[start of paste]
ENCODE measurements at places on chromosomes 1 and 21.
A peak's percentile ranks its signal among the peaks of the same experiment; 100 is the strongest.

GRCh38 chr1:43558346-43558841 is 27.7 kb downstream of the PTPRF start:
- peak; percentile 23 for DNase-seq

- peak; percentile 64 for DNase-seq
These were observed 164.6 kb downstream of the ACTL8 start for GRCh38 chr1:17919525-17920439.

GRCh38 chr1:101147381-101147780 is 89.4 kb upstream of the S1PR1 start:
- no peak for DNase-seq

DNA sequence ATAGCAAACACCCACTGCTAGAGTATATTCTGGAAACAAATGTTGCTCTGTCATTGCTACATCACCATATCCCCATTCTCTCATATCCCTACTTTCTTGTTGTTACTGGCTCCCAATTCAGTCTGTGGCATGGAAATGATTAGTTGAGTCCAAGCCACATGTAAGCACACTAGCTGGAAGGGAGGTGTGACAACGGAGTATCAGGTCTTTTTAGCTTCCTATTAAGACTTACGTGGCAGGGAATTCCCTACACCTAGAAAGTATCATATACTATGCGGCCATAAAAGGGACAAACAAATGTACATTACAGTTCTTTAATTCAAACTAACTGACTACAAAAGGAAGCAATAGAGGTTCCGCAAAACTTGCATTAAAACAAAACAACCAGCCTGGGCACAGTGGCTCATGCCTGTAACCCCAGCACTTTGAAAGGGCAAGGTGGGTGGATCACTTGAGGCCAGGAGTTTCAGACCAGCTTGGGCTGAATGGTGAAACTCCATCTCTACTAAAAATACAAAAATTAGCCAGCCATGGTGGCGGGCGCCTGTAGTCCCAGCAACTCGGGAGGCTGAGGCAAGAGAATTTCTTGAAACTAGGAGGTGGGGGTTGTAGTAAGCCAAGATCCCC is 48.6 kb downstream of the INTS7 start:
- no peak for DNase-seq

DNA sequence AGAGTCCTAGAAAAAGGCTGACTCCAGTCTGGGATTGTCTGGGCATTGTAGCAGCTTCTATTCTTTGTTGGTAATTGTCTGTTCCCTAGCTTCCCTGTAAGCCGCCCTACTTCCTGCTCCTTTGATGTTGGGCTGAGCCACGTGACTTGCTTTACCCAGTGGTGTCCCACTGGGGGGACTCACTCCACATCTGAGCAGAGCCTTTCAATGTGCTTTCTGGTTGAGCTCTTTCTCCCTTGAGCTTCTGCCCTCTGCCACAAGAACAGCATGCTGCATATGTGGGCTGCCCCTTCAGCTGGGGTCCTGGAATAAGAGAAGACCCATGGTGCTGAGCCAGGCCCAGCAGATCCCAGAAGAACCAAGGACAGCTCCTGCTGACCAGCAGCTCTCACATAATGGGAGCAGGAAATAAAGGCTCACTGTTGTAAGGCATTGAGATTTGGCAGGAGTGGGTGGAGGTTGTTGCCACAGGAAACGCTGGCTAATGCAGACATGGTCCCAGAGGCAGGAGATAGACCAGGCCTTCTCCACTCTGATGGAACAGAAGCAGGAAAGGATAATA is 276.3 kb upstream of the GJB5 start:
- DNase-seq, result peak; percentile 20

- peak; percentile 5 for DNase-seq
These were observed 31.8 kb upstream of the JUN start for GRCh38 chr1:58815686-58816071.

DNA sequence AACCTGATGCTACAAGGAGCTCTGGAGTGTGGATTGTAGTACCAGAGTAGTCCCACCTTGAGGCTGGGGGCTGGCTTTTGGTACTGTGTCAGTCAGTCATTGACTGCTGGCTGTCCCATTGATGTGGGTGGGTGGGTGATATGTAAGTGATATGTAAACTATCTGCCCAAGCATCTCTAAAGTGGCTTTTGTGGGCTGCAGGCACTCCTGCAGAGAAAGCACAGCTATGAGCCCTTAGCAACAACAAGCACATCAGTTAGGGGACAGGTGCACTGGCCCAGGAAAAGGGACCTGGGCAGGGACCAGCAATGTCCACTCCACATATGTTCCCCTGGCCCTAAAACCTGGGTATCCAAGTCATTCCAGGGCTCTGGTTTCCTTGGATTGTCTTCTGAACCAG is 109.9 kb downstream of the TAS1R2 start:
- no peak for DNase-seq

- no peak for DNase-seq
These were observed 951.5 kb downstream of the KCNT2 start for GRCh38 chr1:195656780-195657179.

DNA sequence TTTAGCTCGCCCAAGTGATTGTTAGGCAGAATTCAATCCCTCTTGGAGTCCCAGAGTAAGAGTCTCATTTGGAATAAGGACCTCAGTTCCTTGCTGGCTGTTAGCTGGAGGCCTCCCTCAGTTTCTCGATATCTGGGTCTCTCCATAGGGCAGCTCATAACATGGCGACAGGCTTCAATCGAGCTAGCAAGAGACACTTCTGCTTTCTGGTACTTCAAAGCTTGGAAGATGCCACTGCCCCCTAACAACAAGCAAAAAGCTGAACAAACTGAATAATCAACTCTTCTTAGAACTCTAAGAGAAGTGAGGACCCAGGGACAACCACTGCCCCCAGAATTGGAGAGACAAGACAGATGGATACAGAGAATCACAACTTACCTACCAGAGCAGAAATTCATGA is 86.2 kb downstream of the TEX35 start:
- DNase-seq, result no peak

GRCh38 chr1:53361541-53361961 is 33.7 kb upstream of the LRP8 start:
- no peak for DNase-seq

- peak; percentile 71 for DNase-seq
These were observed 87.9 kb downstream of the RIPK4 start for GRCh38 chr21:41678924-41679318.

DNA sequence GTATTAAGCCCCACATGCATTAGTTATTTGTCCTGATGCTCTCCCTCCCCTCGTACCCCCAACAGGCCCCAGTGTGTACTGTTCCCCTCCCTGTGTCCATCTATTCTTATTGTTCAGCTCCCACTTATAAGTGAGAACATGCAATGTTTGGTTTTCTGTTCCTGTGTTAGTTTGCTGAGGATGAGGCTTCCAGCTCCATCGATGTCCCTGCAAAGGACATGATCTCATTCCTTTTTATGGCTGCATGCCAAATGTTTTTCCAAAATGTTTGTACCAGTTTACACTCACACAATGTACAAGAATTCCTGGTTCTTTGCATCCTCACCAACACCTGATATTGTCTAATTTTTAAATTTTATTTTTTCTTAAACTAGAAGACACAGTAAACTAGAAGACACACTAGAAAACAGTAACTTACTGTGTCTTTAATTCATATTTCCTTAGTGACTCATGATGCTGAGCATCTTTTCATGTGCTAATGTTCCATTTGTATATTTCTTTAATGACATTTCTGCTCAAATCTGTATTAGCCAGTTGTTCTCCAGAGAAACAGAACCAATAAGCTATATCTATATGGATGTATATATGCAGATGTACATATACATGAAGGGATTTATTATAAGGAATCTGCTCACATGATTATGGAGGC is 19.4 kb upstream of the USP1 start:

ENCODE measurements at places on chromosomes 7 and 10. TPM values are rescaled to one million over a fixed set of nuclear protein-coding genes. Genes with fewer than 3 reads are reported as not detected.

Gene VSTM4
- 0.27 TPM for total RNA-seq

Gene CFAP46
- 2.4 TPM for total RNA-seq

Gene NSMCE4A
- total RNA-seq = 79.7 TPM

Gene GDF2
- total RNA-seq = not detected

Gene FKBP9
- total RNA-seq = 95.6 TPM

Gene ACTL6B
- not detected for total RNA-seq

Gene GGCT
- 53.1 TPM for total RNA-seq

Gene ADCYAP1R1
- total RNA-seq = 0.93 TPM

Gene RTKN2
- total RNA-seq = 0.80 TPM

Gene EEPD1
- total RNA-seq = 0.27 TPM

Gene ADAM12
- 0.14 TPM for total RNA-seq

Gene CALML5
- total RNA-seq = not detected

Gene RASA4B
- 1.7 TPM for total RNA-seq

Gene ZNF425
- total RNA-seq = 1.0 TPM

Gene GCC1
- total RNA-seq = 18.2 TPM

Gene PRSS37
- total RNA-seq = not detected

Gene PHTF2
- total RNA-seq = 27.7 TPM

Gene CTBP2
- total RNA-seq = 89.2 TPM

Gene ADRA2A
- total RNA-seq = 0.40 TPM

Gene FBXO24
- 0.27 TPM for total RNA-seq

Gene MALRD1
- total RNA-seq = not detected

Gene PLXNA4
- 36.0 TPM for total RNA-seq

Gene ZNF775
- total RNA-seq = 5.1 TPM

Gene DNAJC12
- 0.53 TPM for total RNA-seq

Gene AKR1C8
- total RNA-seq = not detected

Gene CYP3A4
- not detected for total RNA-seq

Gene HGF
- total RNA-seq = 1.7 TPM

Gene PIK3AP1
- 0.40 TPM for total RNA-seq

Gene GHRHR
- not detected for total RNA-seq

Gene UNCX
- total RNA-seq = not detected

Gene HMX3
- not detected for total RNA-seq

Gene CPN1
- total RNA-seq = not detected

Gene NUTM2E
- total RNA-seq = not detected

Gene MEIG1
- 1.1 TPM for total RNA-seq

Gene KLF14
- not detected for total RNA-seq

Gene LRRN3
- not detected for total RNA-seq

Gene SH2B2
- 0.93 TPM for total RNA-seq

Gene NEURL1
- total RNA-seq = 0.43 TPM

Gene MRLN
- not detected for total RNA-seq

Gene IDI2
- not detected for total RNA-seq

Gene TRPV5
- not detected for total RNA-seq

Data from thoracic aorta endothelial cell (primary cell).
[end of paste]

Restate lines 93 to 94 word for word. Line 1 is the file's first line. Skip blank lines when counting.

Gene MEIG1
- 1.1 TPM for total RNA-seq